Pumpkin & Coconut Milk Cinnamon Buns with Pumpkin Glaze

Pumpkin and Coconut Milk Cinnamon Buns Pumpkin and Coconut Milk Cinnamon Buns

We’re on a roll with the coconut theme on this blog. This time, we’ve got coconut milk guest starring in this delicious cinnamon bun recipe. And in true Halloween fashion, we had to make this one extra special by mixing in some pumpkin purée. It gives these soft, fluffy, ooey-gooey scrolls a pretty hint of orange. Of course, there are countless recipes out there for pumpkin cinnamon buns (come on, everyone’s done ’em), but I like to think this one’s a little bit special because it incorporates some coconut milk into the dough and you end up smothering the buns in a sweet pumpkin glaze.

Pumpkin and Coconut Milk Cinnamon Buns Pumpkin and Coconut Milk Cinnamon Buns Pumpkin and Coconut Milk Cinnamon Buns Pumpkin and Coconut Milk Cinnamon Buns

That said, I believe we’ve found the most amazing smell in the world: creamy pumpkin purée + fragrant coconut milk. Stir the two together and the resulting aroma is intoxicatingly luscious. And it only gets better when the gorgeous blend of cinnamon, nutmeg, allspice and cardamom is added. With such potent ingredients, you will not get a better smelling cinnamon bun dough.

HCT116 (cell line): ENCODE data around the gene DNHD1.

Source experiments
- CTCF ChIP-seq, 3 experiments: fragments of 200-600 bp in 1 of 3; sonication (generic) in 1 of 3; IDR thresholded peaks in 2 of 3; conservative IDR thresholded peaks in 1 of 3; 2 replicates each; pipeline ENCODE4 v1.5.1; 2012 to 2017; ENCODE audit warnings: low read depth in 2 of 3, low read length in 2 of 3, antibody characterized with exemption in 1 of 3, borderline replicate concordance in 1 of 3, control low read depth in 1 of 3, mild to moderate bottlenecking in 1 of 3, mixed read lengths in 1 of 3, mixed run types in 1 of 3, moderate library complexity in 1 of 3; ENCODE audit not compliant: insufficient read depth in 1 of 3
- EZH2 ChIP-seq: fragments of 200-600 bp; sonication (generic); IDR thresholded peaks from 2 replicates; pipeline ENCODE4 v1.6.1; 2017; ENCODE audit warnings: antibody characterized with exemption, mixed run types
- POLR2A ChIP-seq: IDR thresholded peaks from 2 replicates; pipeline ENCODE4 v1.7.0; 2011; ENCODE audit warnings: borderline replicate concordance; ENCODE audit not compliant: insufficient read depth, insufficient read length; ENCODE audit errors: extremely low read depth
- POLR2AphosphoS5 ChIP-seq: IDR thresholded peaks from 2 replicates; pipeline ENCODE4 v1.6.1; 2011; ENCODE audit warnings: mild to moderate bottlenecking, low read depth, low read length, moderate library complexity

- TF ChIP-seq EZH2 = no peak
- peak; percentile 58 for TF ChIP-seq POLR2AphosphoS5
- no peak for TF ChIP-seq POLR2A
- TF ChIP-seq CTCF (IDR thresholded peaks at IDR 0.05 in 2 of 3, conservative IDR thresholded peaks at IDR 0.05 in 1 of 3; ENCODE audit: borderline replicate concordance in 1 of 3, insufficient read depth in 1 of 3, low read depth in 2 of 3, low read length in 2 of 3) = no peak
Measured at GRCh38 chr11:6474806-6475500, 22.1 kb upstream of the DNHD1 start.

Unbaked Pumpkin and Coconut Milk Cinnamon Buns Unbaked Pumpkin and Coconut Milk Cinnamon Buns Baked Pumpkin and Coconut Milk Cinnamon Buns Baked Pumpkin and Coconut Milk Cinnamon Buns

To be honest, we kind of decided to make these because James had never tried a sticky cinnamon bun before in any way, shape or form. At first, I wanted to make them simple – classic cinnamon scrolls without the extra flavours of pumpkin or coconut – so that James would know exactly what he’d been missing out on his whole life. But James was adamant that the very first buns he wanted to try would be these special ones. And seeing as they all vanished within two days, I’d say it was a big hit with him (and everyone else who tried them).

Pumpkin and Coconut Milk Cinnamon Buns Pumpkin and Coconut Milk Cinnamon Buns Pumpkin and Coconut Milk Cinnamon Buns Pumpkin and Coconut Milk Cinnamon Buns

Pumpkin & Coconut Milk Cinnamon Buns with Pumpkin Glaze
adapted from smitten kitchen’s pumpkin cinnamon rolls.

Ingredients:

for the dough:
1/4 cup + 2 tablespoons butter, melted
3 1/2 cups all-purpose flour
1/4 cup dark brown sugar
1/4 cup raw sugar
1/2 teaspoon ground cinnamon